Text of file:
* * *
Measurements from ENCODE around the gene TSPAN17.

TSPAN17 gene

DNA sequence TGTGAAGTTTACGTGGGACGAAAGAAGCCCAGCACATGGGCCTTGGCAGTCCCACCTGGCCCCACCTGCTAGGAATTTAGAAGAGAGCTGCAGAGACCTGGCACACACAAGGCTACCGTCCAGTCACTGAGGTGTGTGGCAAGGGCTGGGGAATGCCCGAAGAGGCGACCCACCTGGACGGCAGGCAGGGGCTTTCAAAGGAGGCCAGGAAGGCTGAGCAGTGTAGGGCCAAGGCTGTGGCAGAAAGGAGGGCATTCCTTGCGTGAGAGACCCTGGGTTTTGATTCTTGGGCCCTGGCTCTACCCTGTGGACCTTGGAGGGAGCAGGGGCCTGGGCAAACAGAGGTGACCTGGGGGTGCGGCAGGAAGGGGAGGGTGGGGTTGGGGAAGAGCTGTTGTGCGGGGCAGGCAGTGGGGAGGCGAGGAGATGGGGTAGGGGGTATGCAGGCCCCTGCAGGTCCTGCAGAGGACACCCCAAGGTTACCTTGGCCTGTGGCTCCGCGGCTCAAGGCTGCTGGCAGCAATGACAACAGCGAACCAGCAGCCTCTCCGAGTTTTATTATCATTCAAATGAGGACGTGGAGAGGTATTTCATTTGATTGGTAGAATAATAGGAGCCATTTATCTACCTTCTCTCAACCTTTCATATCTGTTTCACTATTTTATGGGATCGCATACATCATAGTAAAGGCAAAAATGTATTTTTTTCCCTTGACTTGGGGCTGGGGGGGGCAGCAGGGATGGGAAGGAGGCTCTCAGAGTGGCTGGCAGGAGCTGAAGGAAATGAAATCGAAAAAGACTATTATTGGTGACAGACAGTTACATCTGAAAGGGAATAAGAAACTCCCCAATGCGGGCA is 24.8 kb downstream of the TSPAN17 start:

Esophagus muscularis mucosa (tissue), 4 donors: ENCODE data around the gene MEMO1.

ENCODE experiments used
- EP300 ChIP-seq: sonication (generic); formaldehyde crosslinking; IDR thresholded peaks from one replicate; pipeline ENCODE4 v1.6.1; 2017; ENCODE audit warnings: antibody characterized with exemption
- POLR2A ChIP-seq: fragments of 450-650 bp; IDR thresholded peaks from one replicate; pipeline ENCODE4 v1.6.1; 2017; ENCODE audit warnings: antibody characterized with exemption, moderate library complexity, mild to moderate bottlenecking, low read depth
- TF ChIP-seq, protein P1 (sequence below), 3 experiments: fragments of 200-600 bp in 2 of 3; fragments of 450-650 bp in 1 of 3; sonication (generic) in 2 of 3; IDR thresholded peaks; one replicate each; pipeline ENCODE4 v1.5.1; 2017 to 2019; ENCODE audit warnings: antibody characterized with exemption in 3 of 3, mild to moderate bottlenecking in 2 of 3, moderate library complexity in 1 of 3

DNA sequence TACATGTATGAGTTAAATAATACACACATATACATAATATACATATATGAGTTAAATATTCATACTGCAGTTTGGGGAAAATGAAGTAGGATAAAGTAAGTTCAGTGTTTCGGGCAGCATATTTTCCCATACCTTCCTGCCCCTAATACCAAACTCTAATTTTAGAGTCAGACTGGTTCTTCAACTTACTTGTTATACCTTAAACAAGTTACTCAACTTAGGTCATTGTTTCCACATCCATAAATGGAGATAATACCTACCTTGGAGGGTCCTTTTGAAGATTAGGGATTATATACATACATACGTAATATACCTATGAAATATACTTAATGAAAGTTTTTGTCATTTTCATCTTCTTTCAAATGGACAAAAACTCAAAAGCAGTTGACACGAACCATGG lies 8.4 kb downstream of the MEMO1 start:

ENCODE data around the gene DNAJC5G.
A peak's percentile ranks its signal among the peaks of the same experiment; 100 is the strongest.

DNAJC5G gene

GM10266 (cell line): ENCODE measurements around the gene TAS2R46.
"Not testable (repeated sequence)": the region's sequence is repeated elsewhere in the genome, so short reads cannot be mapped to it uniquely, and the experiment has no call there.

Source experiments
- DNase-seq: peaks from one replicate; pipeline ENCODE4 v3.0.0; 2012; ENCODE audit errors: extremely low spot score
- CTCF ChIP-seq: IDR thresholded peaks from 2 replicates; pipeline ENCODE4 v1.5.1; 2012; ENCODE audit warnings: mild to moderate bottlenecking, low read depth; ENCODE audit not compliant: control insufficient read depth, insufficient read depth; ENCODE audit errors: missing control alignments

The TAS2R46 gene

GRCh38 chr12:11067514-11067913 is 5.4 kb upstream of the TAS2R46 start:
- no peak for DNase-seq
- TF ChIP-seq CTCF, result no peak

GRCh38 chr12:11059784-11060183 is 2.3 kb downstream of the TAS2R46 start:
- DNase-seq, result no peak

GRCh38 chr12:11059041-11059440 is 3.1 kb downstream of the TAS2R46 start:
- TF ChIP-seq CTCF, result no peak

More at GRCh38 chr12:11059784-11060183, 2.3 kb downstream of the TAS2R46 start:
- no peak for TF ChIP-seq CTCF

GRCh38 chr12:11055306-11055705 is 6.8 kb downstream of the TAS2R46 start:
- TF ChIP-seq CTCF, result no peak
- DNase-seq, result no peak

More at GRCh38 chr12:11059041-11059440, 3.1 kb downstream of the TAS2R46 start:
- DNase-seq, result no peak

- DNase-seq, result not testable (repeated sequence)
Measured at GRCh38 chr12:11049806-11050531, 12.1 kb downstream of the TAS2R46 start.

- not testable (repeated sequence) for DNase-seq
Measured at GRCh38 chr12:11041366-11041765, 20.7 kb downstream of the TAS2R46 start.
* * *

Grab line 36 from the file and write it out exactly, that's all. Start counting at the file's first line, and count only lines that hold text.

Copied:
Measured at GRCh38 chr12:11041366-11041765, 20.7 kb downstream of the TAS2R46 start.